24.5 Preparing an RFP

24.5.0 Preparing an RFP

When preparing an RFP, resolve the issues and questions in Appendix B, Checklist of Issues to Resolve Before and During RFP Preparation, and follow these best practice recommendations:

  • The RFP planning and the RFP document should be comprehensive. The RFP should be written in plain, straight-forward language avoiding ambiguous, conflicting and undefined terms. All acronyms and other critical terms should be defined.
  • VITA SCM Only: Use the technology sourcing process (TSP) model for preparing and evaluating an RFP.
  • Use a standard and/or authorized RFP template. This helps ensure all project needs are identified and clearly communicated to suppliers. The RFP template includes a “laundry list” of typical issues that need to be addressed to trigger productive thought processes and ensure that no requirements are overlooked. VITA has developed an RFP template for use by VITA sourcing specialists. Training for customer agencies on the use of this template will become available from VITA SCM at a future date and should be undertaken prior to first-time use.
  • Provide all information needed for any outside party to understand the current situation or business need, the desired solution and the terms and conditions of the future relationship.
  • Use extra dilig "meat" of the RFP.
  • Address quality assurance, performance standards and measures, service level expectations, etc.
  • Address upgrades, enhancements, expansions, modifications, disaster recovery, business assurance, training as well as environmental, confidentiality and federal, state and local security and data privacy standards.
  • Include appropriate requirements, the proposed IT contract template (see Chapter 25 - IT Contract Formation, IT Contract Formation.) (Other agencies: see box text below.) This places the burden of understanding on the suppliers to have a handle on the project’s requirements and prepare fully responsive proposals.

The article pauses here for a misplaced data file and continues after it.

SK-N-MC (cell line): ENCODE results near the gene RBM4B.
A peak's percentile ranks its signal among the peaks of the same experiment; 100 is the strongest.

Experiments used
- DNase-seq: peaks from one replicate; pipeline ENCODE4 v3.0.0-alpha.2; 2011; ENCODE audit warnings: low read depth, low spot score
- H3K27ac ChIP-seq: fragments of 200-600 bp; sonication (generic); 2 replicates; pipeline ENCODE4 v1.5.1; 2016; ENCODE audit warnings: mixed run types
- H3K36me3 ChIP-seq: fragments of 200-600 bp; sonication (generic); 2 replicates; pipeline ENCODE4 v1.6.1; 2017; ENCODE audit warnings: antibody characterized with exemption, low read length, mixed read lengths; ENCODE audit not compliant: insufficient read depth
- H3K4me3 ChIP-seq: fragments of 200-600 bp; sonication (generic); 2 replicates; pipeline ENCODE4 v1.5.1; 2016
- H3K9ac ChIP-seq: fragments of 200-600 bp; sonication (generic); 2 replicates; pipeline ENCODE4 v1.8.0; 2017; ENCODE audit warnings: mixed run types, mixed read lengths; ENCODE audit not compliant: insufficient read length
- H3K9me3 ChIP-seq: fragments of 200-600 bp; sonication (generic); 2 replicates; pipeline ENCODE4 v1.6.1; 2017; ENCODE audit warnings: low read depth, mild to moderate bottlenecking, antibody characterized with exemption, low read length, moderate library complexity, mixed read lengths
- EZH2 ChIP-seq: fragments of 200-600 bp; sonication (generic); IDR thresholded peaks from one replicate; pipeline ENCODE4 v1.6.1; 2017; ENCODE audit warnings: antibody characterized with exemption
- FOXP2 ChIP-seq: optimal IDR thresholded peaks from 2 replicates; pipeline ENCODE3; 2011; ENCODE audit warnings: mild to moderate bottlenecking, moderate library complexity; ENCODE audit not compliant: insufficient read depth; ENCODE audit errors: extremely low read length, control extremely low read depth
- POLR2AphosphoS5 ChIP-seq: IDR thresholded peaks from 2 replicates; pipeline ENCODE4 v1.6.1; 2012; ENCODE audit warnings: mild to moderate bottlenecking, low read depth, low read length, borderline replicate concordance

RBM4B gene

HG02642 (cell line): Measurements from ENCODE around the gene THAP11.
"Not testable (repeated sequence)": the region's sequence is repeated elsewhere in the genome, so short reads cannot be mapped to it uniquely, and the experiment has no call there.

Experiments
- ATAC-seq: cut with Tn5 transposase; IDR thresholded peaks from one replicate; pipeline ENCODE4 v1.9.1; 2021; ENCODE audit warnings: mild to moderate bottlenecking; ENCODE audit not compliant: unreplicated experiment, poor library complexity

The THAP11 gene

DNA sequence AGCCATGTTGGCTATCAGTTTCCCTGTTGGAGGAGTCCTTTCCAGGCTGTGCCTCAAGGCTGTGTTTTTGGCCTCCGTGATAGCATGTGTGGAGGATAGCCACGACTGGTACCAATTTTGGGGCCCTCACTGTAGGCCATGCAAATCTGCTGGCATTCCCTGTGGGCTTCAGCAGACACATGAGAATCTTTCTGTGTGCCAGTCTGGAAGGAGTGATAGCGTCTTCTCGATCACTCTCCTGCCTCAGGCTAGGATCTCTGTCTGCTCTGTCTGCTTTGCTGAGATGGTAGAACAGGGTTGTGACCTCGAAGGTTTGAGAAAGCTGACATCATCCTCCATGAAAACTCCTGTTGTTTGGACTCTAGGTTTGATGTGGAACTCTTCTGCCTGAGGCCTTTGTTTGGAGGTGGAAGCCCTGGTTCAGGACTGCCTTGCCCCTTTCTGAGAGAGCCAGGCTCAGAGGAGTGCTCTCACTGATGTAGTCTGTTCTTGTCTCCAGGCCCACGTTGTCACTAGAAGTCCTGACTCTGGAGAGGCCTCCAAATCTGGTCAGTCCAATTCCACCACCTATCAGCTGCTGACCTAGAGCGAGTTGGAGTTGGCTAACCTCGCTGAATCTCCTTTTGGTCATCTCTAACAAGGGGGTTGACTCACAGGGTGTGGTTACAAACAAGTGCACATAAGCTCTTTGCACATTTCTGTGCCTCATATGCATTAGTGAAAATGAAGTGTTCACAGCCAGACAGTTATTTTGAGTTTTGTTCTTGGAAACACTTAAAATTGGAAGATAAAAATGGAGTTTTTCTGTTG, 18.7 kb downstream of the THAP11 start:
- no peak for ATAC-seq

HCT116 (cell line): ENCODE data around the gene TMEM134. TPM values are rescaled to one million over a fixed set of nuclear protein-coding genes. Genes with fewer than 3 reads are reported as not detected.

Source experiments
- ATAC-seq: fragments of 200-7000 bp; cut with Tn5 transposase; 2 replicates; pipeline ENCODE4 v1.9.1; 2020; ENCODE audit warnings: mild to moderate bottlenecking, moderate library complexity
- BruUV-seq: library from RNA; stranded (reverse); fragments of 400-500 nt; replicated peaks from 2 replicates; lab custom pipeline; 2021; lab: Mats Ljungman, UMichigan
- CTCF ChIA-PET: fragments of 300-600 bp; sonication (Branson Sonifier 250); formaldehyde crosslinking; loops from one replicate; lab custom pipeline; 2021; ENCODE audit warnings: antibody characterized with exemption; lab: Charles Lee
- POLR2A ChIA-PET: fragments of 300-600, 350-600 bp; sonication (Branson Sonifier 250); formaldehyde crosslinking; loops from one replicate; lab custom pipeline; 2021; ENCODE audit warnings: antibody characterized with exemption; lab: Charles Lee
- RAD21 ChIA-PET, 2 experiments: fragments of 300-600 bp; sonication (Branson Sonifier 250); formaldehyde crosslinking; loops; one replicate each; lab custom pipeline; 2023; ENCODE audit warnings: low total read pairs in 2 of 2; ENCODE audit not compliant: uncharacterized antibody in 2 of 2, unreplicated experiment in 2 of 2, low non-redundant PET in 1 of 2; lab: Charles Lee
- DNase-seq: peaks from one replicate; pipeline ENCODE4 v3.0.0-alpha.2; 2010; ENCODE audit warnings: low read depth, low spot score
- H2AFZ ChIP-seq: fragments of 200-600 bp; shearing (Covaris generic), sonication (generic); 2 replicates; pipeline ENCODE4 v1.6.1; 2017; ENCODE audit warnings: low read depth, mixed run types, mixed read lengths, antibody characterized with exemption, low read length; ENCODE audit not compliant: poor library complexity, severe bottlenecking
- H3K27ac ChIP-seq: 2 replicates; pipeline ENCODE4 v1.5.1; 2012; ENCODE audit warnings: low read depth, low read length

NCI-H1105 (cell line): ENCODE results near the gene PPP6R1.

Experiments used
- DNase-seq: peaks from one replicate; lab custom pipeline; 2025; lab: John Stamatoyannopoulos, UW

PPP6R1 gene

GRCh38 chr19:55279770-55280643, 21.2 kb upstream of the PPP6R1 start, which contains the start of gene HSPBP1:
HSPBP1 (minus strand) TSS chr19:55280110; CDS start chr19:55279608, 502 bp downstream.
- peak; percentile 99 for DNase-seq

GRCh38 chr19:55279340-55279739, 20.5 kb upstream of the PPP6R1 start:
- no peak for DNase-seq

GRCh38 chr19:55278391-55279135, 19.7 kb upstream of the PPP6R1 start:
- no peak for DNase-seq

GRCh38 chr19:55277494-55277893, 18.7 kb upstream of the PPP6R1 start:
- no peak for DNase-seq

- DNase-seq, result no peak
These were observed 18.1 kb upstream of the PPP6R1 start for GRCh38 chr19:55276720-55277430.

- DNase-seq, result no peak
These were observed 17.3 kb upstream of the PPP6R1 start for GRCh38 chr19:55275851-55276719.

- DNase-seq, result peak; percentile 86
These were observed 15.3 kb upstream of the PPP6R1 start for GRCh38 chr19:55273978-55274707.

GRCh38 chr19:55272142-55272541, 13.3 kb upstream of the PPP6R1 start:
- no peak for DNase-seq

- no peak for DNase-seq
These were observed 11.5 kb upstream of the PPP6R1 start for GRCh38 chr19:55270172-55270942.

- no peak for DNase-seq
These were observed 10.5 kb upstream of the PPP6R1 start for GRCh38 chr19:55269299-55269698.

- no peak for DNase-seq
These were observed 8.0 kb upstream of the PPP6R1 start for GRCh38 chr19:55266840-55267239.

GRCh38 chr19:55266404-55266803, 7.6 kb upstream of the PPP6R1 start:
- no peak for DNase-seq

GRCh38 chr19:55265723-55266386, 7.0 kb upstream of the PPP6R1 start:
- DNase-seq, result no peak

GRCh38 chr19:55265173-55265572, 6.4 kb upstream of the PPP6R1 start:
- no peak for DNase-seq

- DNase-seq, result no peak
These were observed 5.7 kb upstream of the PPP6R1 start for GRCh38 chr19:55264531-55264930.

VITA has developed and approved IT contract templates that are customized for the specific type of IT acquisition: Services, Software, Solution, Hardware, Hardware Maintenance, Cloud, and EULA license addendum. Other agencies should be trained in using these prior to use. Until that occurs, agencies should use their own templates and ensure the Minimum VITA Requirements for Agency Delegated RFPs/Contracts provisions are included in the RFP. This can be found on SCM’s website at this location under the Forms section: SCM Policies & Forms. Refer to Chapter 28 - Agency IT Procurement Security and Cloud Requirements for Solicitations and Contracts for more information on required security and cloud related terms and conditions.

Once the requirements are completed, in addition to the agency’s general contract terms, appropriate IT terms should be included, as well as any special terms to cover any extraordinary risk(s) associated with the project. VITA sourcing specialists will use the approved template or master definitions and terms that match the procurement type, while agencies should include all necessary provisions that relate to the IT procurement such as necessary terms related to services, hardware, or software that may include: Ownership of Intellectual Property, Third Party Acquisition of Software, Software Upgrades, Software Disposition, Source Code, Term of Software License, special warranties, etc. It is not the standard for VITA to provide its IT templates or terms to agencies at this time. Agencies who have received delegated authority to conduct their own IT procurements may request assistance for complex solution, application service provider and/or software as a service type IT procurements by contacting: scminfo@vita.virginia.gov.

A project that is part of a larger federal initiative or one funded with federal money may require including specific terms that must be flowed down from the funding sponsor or from federal statute. Examples are: the HITECH and HIPAA Acts for health records related projects. Obviously, this type of project or a project related to data within any Commonwealth agency that processes private health, confidential or sensitive citizen information; i.e., Department of Health, Department of Motor Vehicles, or Department of Social Services, may have special security or data protection needs as well. Procurement officials should seek, ask, research available internal sources, OAG and VITA to determine the requirements for such special terms and conditions.

It is important to perform a quality review of the solicitation to remove redundant, ambiguous and conflicting terms.